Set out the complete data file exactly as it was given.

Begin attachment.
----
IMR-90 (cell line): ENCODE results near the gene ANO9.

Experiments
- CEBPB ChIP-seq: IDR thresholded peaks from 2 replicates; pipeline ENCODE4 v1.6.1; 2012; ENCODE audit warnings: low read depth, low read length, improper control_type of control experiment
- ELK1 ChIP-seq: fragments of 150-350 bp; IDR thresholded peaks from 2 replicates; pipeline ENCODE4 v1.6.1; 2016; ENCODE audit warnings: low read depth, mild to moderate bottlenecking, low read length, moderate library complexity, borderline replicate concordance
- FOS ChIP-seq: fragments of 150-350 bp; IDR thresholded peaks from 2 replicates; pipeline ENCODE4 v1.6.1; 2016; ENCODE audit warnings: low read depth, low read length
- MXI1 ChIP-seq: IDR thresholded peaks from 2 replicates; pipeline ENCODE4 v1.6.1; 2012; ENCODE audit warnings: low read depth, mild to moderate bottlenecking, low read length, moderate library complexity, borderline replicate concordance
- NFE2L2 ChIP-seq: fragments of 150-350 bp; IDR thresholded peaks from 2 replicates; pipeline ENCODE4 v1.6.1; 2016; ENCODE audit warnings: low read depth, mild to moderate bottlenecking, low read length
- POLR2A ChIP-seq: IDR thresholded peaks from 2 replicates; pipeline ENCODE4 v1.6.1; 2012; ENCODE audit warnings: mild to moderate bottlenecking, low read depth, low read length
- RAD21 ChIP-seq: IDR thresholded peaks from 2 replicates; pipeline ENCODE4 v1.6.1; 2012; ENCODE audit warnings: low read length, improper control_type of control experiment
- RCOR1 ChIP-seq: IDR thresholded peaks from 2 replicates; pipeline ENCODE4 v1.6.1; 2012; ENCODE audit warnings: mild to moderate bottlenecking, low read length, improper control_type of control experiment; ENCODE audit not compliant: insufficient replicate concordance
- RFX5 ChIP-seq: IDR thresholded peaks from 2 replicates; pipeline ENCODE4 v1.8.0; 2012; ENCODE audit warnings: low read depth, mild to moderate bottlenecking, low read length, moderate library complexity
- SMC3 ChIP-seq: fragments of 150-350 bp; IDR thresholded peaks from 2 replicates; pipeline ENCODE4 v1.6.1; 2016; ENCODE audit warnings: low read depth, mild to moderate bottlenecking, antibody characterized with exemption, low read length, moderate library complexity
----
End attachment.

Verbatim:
IMR-90 (cell line): ENCODE results near the gene ANO9.

Experiments
- CEBPB ChIP-seq: IDR thresholded peaks from 2 replicates; pipeline ENCODE4 v1.6.1; 2012; ENCODE audit warnings: low read depth, low read length, improper control_type of control experiment
- ELK1 ChIP-seq: fragments of 150-350 bp; IDR thresholded peaks from 2 replicates; pipeline ENCODE4 v1.6.1; 2016; ENCODE audit warnings: low read depth, mild to moderate bottlenecking, low read length, moderate library complexity, borderline replicate concordance
- FOS ChIP-seq: fragments of 150-350 bp; IDR thresholded peaks from 2 replicates; pipeline ENCODE4 v1.6.1; 2016; ENCODE audit warnings: low read depth, low read length
- MXI1 ChIP-seq: IDR thresholded peaks from 2 replicates; pipeline ENCODE4 v1.6.1; 2012; ENCODE audit warnings: low read depth, mild to moderate bottlenecking, low read length, moderate library complexity, borderline replicate concordance
- NFE2L2 ChIP-seq: fragments of 150-350 bp; IDR thresholded peaks from 2 replicates; pipeline ENCODE4 v1.6.1; 2016; ENCODE audit warnings: low read depth, mild to moderate bottlenecking, low read length
- POLR2A ChIP-seq: IDR thresholded peaks from 2 replicates; pipeline ENCODE4 v1.6.1; 2012; ENCODE audit warnings: mild to moderate bottlenecking, low read depth, low read length
- RAD21 ChIP-seq: IDR thresholded peaks from 2 replicates; pipeline ENCODE4 v1.6.1; 2012; ENCODE audit warnings: low read length, improper control_type of control experiment
- RCOR1 ChIP-seq: IDR thresholded peaks from 2 replicates; pipeline ENCODE4 v1.6.1; 2012; ENCODE audit warnings: mild to moderate bottlenecking, low read length, improper control_type of control experiment; ENCODE audit not compliant: insufficient replicate concordance
- RFX5 ChIP-seq: IDR thresholded peaks from 2 replicates; pipeline ENCODE4 v1.8.0; 2012; ENCODE audit warnings: low read depth, mild to moderate bottlenecking, low read length, moderate library complexity
- SMC3 ChIP-seq: fragments of 150-350 bp; IDR thresholded peaks from 2 replicates; pipeline ENCODE4 v1.6.1; 2016; ENCODE audit warnings: low read depth, mild to moderate bottlenecking, antibody characterized with exemption, low read length, moderate library complexity